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Editorial: Herbert's air quality plan is too friendly
This is an archived article that was published on sltrib.com in 2013, and information in the article may be outdated. It is provided only for personal research purposes and may not be reprinted.

Despite the fact that he is a good Republican, Gov. Gary Herbert would like to be able to say he is from the government and he is here to help.

It is part of the governor's sincere, if naive, desire to clean up our air by taking as many voluntary steps as possible. Despite his apparent recognition that the area's appalling air quality is both a hazard to human health and a deterrent to his primary goal of economic development, Herbert clearly favors cooperation over confrontation.

Paying polluters not to pollute could be seen as paying thieves not to rob banks. It's something they should do without being bribed. But helping cash-strapped school districts, as well as small businesses that might have to close because they can't afford to comply, is a proper use of taxpayer funds. It will help everyone.

Herbert is proposing $18 million worth of assistance and programs designed to take a bite out of some of the sources of northern Utah's disgusting air pollution.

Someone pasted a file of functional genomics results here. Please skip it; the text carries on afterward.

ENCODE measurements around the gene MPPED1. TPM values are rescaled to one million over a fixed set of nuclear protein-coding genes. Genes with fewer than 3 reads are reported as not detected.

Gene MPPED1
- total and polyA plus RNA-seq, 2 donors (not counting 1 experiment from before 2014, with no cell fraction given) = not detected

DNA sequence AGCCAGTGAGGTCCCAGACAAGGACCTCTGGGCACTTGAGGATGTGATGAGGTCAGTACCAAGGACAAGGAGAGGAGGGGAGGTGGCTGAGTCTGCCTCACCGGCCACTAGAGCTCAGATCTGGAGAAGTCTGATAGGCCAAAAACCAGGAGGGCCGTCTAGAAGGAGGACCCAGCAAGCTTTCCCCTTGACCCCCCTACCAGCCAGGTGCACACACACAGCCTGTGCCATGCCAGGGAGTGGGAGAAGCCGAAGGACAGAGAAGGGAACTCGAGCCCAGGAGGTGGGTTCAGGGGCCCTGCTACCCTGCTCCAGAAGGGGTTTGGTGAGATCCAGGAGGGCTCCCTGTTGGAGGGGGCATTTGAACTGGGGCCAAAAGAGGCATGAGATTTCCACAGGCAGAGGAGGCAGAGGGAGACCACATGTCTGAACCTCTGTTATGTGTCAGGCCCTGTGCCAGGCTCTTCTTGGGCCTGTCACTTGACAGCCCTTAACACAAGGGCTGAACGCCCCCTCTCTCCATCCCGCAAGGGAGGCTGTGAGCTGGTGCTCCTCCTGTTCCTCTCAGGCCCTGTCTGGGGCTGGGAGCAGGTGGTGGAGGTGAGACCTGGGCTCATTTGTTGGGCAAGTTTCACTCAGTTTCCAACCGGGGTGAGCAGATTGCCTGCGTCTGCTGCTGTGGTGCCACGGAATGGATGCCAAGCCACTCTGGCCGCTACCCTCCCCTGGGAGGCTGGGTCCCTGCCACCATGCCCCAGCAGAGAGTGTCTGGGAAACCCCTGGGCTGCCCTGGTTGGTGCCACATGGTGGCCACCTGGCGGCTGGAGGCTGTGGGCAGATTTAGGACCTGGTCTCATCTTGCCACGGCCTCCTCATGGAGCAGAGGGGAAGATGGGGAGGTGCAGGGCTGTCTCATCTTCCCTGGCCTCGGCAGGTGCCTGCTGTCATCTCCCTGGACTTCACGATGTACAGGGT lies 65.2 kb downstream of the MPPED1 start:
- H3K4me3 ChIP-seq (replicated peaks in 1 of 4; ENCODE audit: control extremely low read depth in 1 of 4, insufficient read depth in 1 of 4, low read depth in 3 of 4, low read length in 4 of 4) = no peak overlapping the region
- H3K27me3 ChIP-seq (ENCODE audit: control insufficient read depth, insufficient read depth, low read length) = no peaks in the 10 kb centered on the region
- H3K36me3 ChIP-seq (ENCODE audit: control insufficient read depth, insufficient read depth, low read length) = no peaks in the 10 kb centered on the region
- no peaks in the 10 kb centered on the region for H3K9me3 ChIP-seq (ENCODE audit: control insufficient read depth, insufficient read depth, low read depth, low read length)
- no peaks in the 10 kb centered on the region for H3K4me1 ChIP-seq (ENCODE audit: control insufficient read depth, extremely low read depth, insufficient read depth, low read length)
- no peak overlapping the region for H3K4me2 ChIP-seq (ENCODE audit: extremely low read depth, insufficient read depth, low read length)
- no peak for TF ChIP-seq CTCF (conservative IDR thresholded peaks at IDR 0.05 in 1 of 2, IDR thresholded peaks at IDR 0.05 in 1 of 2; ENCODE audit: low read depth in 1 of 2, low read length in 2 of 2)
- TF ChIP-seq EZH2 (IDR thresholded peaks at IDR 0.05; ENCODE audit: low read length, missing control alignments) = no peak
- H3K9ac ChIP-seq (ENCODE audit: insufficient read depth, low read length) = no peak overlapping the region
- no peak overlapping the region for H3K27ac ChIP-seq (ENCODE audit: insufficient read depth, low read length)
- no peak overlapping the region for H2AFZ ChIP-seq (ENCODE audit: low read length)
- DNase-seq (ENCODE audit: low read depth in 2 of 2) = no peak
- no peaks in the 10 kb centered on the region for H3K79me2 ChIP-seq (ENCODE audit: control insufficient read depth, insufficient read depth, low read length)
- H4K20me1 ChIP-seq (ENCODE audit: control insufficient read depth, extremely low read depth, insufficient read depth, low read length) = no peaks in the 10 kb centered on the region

The biggest chunk of that plan — included in his proposed $13.3 billion state budget — would go to help area school districts upgrade their fleet of buses.

Changing many of those buses from older-style diesel engines to either cleaner, advanced diesel or natural gas is an example of a relatively straightforward thing that government can do to address the problem. It is also a long-term money-saver, as natural gas costs less than diesel fuel.

Also included is a fund to make grants to small businesses to retrofit operations known for their chemical emissions — auto body shops, furniture makers.

There are some enforcement provisions. Herbert wants $800,000 to beef up the Division of Air Quality's inspection force, people whose job it is to look for violations of pollution standards that range from burning wood on no-burn days to leaking gas from industrial and oil drilling operations.

The governor's plan should not just be approved by the Legislature. It should serve as a baseline that lawmakers can use to bid up the state's efforts to clean up our air.

What is sadly, if predictably, missing from this plan is any real effort to go beyond offering help and get into making the demands that a civilized society has every right to make.

Utah law is still stuck in the ridiculous position of specifically prohibiting state regulators from imposing air quality standards that are more stringent than those laid down by the federal government. That is a deference to the feds that is unusual for, and particularly harmful to, Utah.

Grants and loans are fine as far as they go. But it is past time for some serious hammers.

Herbert's ideas help, but not enough
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